‘The criminal assassination of Qassem Soleimani must be pursued vigorously’ – Iran’s Parliament Speaker Qalibaf

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Thousands of Iranians attended the commemoration of martyr Lt. Gen. Soleimani in Mashhad

RAN’S Parliament Speaker Mohammad-Baqer Qalibaf has called on neighbouring Iraq to ‘vigorously’ follow up on the US assassination of top anti-terror commander Lieutenant General Qassem Soleimani, censuring the crime as a stain on the record of American statesmen.

‘The United States violated Iraqi territory and impudently assassinated those who risked their lives to crush the bones of terrorism. This is not a simple issue. The American assassination is a major case that must be pursued vigorously,’ Qalibaf said in a meeting with visiting Iraqi Prime Minister Mustafa al-Kadhimi in Tehran on Wednesday.
General Soleimani, the commander of the Quds Force of Iran’s Islamic Revolution Guards Corps (IRGC), was killed in a fatal US drone strike near Baghdad airport on January 3, along with Abu Mahdi al-Muhandis, the second-in-command of Iraq’s Popular Mobilisation Units (PMU) counter-terrorism force, and eight other Iranian and Iraqi people.
‘The criminal assassination of General Qassem Soleimani, an international hero in the fight against terrorism, and the great martyr Abu Mahdi al-Muhandis and their companions, on the direct order of President Trump, is a stain of shame that will never be erased from the faces of White House officials,’ the top parliamentarian said.
The Islamic Republic, he added, believes that stability will not return to the region as long as foreign forces are present.
Qalibaf also highlighted the historical and religious bonds between the two neighbouring nations and said: ‘We fought Daesh and Takfiris and emerged victorious. The Islamic Republic of Iran has been standing by the Iraqi government since the start of their anti-terror fight.’
Iran’s top security official says insecurity in the Middle East stems from the illegitimate presence of the United States and its malicious acts.
The Parliament chief said political, economic and cultural relations between the two sides have been growing at a proper rate, calling for serious efforts to further enhance bilateral ties in various sectors.
Kadhimi, for his part, hailed Iran for backing the Iraqi government and nation during the fight against Daesh.
Iraq, he added, will not forget that Iran is an important neighbour and thus will continue developing bilateral economic, cultural and security ties.
Iraq will not allow its territory to be used as a ground for security threats against the Iranian nation, Kadhimi stressed.

  • China has said the United States government has ‘abruptly’ informed Beijing that it has to close its consulate in the Texan city of Houston, calling Washington’s decision ‘political provocation’.

China’s Foreign Ministry spokesman Wang Wenbin said on Wednesday that the US government had informed Beijing of the abrupt decision on Tuesday.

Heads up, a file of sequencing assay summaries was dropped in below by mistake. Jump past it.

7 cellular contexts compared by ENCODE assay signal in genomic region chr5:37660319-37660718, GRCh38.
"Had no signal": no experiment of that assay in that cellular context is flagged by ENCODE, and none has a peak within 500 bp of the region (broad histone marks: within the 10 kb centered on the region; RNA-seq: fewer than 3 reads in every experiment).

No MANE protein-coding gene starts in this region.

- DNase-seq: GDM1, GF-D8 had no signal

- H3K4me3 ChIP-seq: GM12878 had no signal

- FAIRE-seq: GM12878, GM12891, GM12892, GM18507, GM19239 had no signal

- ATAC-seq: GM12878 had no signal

‘China strongly condemns this outrageous and unjustified move to sabotage China-US relations. The Chinese side urges the US side to immediately retract this wrong decision,’ Wang said.
China urges the US to immediately withdraw its wrong decision or China will definitely take a proper and necessary response, he added, while noting that the Chinese consulate in Houston was operating normally.
Local media in Houston reported that firefighters and police had been called to the consulate building on Tuesday evening after receiving reports that documents were being burned in the building’s courtyard.
The Twitter feed of the Houston police force said smoke was observed, but officers ‘were not granted access to enter the building’.
Meanwhile, citing ‘a person with direct knowledge of the matter’ as saying on Wednesday that China was considering ordering the closure of the US consulate in Wuhan in potential retaliation.
Relations between the United States and China have hit the lowest level in decades. The two are at loggerheads over a range of issues, including trade, Hong Kong, Taiwan, the South China Sea, and the coronavirus pandemic. In all of those cases, Washington has been aggressively ramping up rhetoric against Beijing in recent weeks.
On Tuesday, US Secretary of State Mike Pompeo described China as a ‘threat’ that countries should push back against.
After a meeting in London with British Prime Minister Boris Johnson and UK Foreign Secretary Dominic Raab, Pompeo told reporters that China was bullying its neighbours and pushing its claims to maritime regions that he said it had no lawful claim to. Pompeo said he wanted to ‘build out a coalition that understands this threat’.
Last week, the Chinese Foreign Ministry spokeswoman Hua Chunying said American officials had ‘gone mad’ in dealing with China.
Earlier, Pompeo had said the United States would do everything it could to support China’s rivals in territorial disputes.

  • Russia and Turkey have agreed to work harder for a sustainable ceasefire in Libya in coordination with the United Nations.

In a joint statement released on Wednesday in Ankara, the Turkish Foreign Ministry said the two countries would continue joint efforts to create ‘conditions for a lasting and sustainable ceasefire’.
Ankara and Moscow also agreed to facilitate the ‘advancement of the intra-Libyan political dialogue’ in line with the 2020 Berlin Conference on Libya.
In January, a conference took place in the German capital in order to start a political process and reach a permanent ceasefire in Libya.
Several countries have expressed a commitment to support the truce, respect an arms embargo, and support the UN-facilitated political process.